Sometimes, plants that, on paper, should thrive in precisely the conditions you’ve identified, die with (what seems like) no good reason.

This can be really disappointing and deflating — especially if you’ve spent quite a lot on a particular plant(!).

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Integrated Design & Human Communities

In a permaculture garden, a significant amount of thought is given to how the individual elements work together — all towards the goal of ‘closed loops’ (i.e. self-sustaining systems) and the best possible yields (a system where each element properly plays its part can be incredibly productive!).

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The Power of Observation

This is the second in a series of posts drawing out some of the applications and implications of permaculture principles for life, work, and mission (you can find the first post here: “Food Forests and Change Management”).

In this post, I want to look at the concept (and practice) of Observation — which happens to be the first principle of permaculture (as articulated by one of the ‘fathers’ of permaculture, David Holmgren).

It’s a simple but profound thought: you need to know the site before you start designing your garden/food forest/whatever. If you don’t adequately understand what you’re working with, you’ll no doubt run into trouble later on due to unsuitable plant selection, misplacement of structures, unhelpful drainage, and a whole host of other problems. You need to know the site before you do anything, and then start interacting with it slowly.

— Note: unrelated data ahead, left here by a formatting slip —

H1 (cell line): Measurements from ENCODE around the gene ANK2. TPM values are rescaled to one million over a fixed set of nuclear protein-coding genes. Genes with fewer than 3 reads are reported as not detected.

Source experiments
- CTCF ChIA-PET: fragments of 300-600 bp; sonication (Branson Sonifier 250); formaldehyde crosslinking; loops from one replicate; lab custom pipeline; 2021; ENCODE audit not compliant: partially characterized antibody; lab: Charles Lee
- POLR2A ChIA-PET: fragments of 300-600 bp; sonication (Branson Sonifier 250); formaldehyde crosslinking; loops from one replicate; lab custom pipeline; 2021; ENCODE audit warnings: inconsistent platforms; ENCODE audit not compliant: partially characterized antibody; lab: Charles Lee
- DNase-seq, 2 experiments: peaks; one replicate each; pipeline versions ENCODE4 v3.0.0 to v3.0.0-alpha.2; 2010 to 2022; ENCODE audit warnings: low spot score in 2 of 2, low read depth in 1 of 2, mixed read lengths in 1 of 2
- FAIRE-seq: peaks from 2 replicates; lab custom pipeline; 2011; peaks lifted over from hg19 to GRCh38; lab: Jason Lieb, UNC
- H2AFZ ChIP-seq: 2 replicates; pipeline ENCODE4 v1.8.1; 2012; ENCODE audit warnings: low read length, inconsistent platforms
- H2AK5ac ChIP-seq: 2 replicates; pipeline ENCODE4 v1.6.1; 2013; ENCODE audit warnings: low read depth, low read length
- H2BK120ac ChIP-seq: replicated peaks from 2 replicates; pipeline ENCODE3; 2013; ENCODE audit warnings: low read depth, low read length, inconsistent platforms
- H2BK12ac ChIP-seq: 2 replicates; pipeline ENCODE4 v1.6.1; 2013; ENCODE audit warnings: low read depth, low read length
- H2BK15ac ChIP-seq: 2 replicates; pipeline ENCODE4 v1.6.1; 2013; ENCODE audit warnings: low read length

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Food Forests & Change Management

I’ve been thinking for a while about some of the natural applications/implications of permaculture thinking (a whole-of-system approach to sustainable living) to all areas of life, and thought I’d tease out some of those ideas here. Of course, thinking through such applications/implications is actually a core part of permaculture thinking — even though it’s most often applied to gardening — so none of this is new. I think, though, that there might be some left-of-field connections that might not often be seen.

The first one concerns ‘food forests’ and possible application to change management or the strategic implementation of a vision.

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Suburban Permaculture as Missional Living

A few months ago I mentioned that I was seeking to focus my attention for 2014 on three streams of thought (and practice), and the interaction and overlap between them. Those streams were missional thinking and practice, the spirituality and practice on nonviolence, and the principles of permaculture. You can find the original post here.

In this post, I’d like to tease out some of the connections—especially in the overlap between missional thinking and practice and the principles of permaculture—by way of an idea that I’ve been thinking about for a number of years now. The idea has not come to fruition for at least a couple of reasons (that I won’t go into here), but I wanted to put the idea out there both as (what I think is) a good illustration of what I’m talking about, and for anyone who might be interested in trying to implement something similar.